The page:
Software

Access the Apps screen with a self-made Start button

As you type the shortcut, beware of typos

This gallery is also available as a post in the Windows and Office Blog.

After my You don't really need a Start Menu in Windows 8 article was published, the ensuing discussion really took off sprouting points from both sides of the issue. It seems that a lot of people are really ticked off that the Start menu is no longer a part of the operating system. While my guess is that a lot of those folks will opt for a Start menu replacement, such as StartW8, Classic Shell, or Start8, I heard from plenty of others who stated that they were willing to give the new Start screen and Apps screen a shot even though they lamented the passing of the Start menu.

As you probably know by now, my method of choice for launching applications in Windows 8 it to press the [Windows] on my keyboard, which immediately brings up the Apps screen along with the Search panel into which I just type the first few letters of the application that I want to launch. While some folks like that technique, others detested the thought of typing anything into a GUI in order to launch an application. They'd much rather just click with the mouse. Thinking that was a reasonable request, I began investigating a way to create a shortcut that would allow you to directly access the Apps screen with a simple click of the mouse.

It took a while but I finally unearthed a CLSID key in the Windows 8 registry that can be used to construct a shortcut that will instantly access the Apps screen. I then pinned that shortcut to the taskbar, changed its icon, moved it to the left edge of the taskbar, and Voila! I had a Start button to access the Apps screen.

So using this technique, you can just click a Start button to bring up the Apps screen and then click the icon of the application you want to launch. No keyboard, no shortcut keystrokes, just mouse clicks. And, best of all, if you implement the technique I showed you in the article Make Windows 8 boot straight to the desktop, you'll basically have a Windows 7 style interface in Windows 8 without having to use any third-party utilities.

In this post, I'll show you how to create the CLSID shortcut to the Apps screen and set it up like a Start button.

The CLSID

While you won't have to go traipsing around the registry in order to implement this technique - I already did that - you may be curious as to where the CLSID came from. Essentially, a CLSID key is a part of the registry that contains code that provides access to specific system objects in the operating system, such as system folders. The CLSID keys can be found in two places in the Registry:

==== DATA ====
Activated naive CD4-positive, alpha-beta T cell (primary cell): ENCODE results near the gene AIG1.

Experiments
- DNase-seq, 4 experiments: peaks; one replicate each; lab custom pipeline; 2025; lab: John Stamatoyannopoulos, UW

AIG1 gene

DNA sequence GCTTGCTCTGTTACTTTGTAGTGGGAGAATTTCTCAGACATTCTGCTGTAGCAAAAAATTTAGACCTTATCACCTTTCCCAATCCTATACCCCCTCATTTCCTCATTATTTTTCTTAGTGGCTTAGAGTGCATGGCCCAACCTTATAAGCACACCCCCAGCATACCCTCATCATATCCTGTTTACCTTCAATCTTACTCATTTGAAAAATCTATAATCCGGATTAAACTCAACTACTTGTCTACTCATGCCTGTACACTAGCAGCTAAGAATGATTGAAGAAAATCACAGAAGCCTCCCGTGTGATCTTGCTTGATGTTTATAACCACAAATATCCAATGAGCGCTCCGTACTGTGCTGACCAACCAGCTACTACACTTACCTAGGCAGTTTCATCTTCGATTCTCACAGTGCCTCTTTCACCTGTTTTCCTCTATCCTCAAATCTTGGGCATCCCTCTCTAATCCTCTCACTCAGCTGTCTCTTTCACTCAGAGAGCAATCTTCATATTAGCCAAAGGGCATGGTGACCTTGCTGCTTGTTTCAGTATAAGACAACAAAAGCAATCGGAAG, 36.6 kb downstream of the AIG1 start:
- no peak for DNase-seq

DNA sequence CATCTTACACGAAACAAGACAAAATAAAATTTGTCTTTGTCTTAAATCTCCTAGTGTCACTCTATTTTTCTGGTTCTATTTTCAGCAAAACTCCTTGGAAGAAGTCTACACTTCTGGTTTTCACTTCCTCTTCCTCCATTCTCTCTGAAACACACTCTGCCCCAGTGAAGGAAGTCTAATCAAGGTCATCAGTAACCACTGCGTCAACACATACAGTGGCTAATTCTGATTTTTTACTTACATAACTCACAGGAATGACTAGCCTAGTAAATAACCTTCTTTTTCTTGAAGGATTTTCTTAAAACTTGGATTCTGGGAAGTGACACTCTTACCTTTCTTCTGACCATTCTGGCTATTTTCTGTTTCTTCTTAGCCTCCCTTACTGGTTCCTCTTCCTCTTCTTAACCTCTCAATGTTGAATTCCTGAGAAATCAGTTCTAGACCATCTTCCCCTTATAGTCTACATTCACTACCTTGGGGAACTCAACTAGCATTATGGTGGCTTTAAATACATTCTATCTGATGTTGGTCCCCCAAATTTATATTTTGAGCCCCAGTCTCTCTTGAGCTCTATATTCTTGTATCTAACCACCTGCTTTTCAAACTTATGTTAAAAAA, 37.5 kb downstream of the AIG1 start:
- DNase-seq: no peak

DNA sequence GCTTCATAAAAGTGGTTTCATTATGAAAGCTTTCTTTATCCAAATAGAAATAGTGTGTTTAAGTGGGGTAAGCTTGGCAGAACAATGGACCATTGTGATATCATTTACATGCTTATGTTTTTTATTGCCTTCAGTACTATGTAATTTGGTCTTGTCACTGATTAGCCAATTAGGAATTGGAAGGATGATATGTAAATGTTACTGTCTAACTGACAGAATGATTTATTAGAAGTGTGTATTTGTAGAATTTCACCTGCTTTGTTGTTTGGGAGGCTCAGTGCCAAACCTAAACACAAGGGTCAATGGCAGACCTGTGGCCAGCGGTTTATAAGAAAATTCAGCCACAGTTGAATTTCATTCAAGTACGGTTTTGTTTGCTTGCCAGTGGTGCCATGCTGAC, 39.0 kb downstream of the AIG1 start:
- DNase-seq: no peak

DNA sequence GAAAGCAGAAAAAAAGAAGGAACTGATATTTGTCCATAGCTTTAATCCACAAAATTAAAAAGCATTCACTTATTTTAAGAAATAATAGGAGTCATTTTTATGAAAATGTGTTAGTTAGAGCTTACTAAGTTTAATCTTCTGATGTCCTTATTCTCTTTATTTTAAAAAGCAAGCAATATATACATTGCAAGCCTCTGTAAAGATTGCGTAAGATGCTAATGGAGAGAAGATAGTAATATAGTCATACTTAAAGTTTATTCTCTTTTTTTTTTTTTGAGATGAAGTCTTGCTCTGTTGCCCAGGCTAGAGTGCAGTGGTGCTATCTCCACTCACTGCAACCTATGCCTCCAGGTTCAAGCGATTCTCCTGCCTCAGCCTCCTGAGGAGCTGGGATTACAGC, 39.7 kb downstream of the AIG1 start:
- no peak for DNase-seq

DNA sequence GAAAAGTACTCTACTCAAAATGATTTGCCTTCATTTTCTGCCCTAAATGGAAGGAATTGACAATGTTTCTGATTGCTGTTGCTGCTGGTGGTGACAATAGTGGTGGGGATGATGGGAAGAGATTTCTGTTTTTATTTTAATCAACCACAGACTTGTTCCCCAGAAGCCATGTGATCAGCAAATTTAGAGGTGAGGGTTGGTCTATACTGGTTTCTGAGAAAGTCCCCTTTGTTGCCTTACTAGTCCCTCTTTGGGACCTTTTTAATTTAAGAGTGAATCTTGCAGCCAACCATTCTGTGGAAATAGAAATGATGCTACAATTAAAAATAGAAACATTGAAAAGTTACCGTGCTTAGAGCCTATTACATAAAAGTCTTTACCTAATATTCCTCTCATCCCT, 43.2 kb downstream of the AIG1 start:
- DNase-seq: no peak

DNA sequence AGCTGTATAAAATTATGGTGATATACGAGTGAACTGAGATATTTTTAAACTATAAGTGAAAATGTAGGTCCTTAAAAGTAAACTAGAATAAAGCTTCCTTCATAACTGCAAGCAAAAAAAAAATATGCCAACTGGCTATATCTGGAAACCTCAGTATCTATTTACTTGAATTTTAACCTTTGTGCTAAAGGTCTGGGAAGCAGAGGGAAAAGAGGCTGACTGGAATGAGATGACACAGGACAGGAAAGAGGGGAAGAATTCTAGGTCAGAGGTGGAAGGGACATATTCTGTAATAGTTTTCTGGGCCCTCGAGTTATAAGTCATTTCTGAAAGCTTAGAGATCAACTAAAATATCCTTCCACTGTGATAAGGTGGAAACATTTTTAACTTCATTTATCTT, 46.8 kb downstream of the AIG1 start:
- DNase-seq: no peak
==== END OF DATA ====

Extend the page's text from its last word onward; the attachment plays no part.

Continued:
HKEY_LOCAL_MACHINE\SOFTWARE\Classes\CLSID and HKEY_CLASSES_ROOT\CLSID.

Now, under normal circumstances, you would never need to use a CLSID because it is specifically designed to be used by developers and the operating system. In fact, a CLSID is a 128 bit Hexadecimal number enclosed in braces, so it's not very user friendly.

In any case, the CLSID that provides access to the Apps screen is

{2559a1f8-21d7-11d4-bdaf-00c04f60b9f0}

The shortcut

To use the CLSID to launch the Apps screen, you'll use the Shell command. In order to launch a Shell command from a shortcut, you need to use the explorer.exe command. As such, the shortcut to launch the Apps screen consists of the following command line. (Take note that there are three colons between the word shell and the left brace. Also keep in mind that there is only one space in the whole command line between the .exe file extension and the word shell.)

explorer.exe shell:::{2559a1f8-21d7-11d4-bdaf-00c04f60b9f0}

To create the shortcut, just open the Documents folder, right-click on the background, and choose the New | Shortcut command. When you see the first screen in the Create Shortcut wizard, type the shortcut in the text box, as shown in Figure A. Then, click Next.

Credit: Images by Greg Shultz for TechRepublic

About Greg Shultz

Greg Shultz is a freelance Technical Writer. Previously, he has worked as Documentation Specialist in the software industry, a Technical Support Specialist in educational industry, and a Technical Journalist in the computer publishing industry.